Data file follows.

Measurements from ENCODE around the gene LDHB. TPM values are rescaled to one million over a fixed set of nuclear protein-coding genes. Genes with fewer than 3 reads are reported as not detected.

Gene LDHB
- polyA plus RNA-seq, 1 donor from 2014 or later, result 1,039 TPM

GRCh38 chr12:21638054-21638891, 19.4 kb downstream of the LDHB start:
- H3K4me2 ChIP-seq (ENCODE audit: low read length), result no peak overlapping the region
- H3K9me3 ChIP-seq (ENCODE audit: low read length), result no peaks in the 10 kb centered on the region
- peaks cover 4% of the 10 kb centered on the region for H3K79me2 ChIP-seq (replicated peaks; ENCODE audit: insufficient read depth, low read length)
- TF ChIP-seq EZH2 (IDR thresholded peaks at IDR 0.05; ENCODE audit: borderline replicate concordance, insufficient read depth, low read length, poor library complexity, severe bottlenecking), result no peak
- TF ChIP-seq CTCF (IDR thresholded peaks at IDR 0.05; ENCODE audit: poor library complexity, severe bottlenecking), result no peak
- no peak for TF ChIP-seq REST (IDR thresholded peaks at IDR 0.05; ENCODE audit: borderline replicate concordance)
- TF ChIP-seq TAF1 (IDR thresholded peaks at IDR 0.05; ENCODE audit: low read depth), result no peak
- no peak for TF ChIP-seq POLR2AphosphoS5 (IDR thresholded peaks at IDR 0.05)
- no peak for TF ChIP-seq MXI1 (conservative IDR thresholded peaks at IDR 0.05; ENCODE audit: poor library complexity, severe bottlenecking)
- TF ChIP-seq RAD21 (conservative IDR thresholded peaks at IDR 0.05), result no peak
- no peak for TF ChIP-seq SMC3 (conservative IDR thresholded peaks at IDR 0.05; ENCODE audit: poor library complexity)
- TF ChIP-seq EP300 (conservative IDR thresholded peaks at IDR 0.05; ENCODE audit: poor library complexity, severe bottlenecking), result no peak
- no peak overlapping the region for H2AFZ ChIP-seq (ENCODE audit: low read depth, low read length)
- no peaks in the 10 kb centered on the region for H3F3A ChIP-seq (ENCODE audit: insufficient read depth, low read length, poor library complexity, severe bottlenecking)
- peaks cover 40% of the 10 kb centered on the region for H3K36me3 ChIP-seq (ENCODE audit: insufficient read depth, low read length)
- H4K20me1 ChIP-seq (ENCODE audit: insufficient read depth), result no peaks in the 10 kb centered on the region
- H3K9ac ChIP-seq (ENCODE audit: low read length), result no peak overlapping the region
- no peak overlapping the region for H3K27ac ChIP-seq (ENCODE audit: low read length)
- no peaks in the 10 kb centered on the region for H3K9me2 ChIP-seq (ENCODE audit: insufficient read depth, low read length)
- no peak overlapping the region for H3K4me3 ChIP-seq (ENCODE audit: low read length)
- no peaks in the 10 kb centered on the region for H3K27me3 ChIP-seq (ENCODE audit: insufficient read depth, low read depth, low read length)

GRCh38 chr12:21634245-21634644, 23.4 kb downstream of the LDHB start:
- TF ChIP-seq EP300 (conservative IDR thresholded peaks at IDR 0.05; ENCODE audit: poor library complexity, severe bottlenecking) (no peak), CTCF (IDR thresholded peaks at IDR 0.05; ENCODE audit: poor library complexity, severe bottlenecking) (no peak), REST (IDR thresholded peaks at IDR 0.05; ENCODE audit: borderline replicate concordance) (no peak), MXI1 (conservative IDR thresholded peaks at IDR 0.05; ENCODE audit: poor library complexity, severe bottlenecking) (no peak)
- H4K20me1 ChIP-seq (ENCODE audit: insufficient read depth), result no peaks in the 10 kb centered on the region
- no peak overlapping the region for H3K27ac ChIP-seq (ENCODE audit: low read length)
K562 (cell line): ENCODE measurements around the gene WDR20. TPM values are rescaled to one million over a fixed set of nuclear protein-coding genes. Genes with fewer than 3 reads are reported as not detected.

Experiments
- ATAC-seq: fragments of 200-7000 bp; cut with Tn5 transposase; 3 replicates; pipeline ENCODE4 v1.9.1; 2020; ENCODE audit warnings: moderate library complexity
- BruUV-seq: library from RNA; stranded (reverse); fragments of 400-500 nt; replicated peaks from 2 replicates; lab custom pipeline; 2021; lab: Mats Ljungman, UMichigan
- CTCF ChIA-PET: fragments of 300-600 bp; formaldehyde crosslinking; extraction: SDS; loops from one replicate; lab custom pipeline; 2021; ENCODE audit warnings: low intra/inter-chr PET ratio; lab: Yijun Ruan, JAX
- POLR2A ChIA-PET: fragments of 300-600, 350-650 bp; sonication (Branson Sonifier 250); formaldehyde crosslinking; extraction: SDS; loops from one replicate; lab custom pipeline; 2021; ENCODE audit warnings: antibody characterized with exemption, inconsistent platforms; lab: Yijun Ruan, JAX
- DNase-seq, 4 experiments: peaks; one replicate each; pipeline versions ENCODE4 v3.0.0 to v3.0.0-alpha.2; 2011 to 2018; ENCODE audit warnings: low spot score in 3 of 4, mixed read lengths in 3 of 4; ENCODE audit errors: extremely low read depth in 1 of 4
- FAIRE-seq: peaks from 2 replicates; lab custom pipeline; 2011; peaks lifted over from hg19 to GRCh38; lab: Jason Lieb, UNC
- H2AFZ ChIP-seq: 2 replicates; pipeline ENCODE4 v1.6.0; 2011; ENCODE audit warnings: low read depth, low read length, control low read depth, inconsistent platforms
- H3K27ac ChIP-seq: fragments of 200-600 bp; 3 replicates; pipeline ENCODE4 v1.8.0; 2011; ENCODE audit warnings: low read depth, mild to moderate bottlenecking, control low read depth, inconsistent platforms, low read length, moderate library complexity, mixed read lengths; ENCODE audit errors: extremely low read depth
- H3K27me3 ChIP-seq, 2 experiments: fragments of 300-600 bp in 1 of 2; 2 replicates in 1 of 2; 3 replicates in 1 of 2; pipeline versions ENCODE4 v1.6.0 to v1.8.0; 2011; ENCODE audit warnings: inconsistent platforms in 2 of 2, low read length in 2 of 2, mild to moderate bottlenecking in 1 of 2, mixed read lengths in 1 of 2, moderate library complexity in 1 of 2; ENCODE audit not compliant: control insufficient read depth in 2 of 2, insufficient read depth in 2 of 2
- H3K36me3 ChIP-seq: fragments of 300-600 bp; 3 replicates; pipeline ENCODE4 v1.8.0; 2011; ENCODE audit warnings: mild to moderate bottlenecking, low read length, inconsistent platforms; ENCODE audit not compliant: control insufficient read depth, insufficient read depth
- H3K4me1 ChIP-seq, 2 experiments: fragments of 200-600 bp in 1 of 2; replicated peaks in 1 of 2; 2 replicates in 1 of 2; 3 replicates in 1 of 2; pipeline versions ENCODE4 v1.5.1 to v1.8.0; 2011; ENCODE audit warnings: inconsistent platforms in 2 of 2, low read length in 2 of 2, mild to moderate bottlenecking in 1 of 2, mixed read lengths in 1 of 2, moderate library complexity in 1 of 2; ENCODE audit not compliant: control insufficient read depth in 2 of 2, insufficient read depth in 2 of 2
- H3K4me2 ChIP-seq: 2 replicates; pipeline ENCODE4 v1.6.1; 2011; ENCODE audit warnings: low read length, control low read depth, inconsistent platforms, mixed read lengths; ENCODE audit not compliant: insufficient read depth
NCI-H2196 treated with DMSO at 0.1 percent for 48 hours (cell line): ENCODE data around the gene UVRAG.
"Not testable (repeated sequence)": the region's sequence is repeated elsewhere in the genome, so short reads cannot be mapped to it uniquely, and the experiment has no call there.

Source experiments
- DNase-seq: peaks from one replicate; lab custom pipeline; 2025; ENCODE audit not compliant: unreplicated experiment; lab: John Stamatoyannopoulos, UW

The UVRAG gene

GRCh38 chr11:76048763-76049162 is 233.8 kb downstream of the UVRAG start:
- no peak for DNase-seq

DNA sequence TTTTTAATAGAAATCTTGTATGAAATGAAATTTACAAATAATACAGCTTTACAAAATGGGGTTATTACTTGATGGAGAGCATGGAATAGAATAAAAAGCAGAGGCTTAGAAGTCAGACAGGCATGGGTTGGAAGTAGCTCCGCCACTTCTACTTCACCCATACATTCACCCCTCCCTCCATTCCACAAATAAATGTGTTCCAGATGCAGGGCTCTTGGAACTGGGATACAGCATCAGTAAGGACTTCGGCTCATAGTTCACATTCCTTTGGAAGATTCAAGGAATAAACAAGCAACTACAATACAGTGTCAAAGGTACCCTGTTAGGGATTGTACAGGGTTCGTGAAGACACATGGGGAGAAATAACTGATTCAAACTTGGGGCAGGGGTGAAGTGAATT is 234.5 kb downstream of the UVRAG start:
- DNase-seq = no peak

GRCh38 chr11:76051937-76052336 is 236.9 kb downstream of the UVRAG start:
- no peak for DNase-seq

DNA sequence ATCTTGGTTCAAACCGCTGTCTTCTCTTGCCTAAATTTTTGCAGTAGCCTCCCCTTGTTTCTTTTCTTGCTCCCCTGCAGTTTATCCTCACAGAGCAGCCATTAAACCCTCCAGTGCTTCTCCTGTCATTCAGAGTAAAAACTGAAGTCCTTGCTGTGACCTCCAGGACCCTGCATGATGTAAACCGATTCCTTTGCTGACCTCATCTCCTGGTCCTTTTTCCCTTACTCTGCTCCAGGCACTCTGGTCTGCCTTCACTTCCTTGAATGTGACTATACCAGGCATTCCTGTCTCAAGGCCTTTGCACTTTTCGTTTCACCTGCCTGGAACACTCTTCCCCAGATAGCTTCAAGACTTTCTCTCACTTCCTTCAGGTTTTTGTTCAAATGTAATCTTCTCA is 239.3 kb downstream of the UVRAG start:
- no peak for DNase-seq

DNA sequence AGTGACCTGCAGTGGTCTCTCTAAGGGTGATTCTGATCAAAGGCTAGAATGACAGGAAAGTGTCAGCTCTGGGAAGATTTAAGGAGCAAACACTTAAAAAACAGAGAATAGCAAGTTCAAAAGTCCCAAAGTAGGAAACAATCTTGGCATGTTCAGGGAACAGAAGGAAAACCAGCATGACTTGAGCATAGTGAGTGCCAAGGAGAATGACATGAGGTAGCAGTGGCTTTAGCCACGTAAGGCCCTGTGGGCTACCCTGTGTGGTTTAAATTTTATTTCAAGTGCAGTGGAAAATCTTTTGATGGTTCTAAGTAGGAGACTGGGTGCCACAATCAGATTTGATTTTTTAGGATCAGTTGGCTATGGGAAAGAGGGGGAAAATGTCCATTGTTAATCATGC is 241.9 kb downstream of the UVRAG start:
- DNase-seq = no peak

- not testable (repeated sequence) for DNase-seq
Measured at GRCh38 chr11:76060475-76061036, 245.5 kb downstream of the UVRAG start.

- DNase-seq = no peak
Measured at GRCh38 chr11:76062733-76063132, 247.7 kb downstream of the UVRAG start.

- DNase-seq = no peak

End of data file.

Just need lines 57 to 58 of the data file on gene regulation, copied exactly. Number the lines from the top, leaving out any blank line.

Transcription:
DNA sequence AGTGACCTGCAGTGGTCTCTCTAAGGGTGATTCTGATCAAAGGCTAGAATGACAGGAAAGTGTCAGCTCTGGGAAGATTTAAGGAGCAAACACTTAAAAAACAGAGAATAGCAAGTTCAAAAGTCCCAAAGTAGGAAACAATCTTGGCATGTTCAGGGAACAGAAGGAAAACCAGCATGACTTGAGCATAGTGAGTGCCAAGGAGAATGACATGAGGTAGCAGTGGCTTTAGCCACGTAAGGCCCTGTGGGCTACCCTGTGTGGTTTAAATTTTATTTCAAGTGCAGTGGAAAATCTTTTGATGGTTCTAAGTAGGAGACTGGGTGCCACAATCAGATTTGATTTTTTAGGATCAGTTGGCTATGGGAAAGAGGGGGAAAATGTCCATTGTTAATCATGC is 241.9 kb downstream of the UVRAG start:
- DNase-seq = no peak